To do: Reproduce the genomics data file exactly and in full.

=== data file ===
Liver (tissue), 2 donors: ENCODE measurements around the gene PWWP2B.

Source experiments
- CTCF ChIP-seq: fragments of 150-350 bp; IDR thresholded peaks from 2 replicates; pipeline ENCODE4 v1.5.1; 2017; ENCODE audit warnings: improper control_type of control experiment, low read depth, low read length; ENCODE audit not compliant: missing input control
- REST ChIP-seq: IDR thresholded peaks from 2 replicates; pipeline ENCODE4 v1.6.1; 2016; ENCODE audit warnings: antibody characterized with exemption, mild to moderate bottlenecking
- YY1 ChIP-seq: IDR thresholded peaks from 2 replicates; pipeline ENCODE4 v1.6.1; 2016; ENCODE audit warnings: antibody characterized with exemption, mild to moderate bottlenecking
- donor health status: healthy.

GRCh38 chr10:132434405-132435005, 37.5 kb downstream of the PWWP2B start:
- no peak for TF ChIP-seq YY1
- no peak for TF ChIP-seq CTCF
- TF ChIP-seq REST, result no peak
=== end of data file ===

Liver (tissue), 2 donors: ENCODE measurements around the gene PWWP2B.

Source experiments
- CTCF ChIP-seq: fragments of 150-350 bp; IDR thresholded peaks from 2 replicates; pipeline ENCODE4 v1.5.1; 2017; ENCODE audit warnings: improper control_type of control experiment, low read depth, low read length; ENCODE audit not compliant: missing input control
- REST ChIP-seq: IDR thresholded peaks from 2 replicates; pipeline ENCODE4 v1.6.1; 2016; ENCODE audit warnings: antibody characterized with exemption, mild to moderate bottlenecking
- YY1 ChIP-seq: IDR thresholded peaks from 2 replicates; pipeline ENCODE4 v1.6.1; 2016; ENCODE audit warnings: antibody characterized with exemption, mild to moderate bottlenecking
- donor health status: healthy.

GRCh38 chr10:132434405-132435005, 37.5 kb downstream of the PWWP2B start:
- no peak for TF ChIP-seq YY1
- no peak for TF ChIP-seq CTCF
- TF ChIP-seq REST, result no peak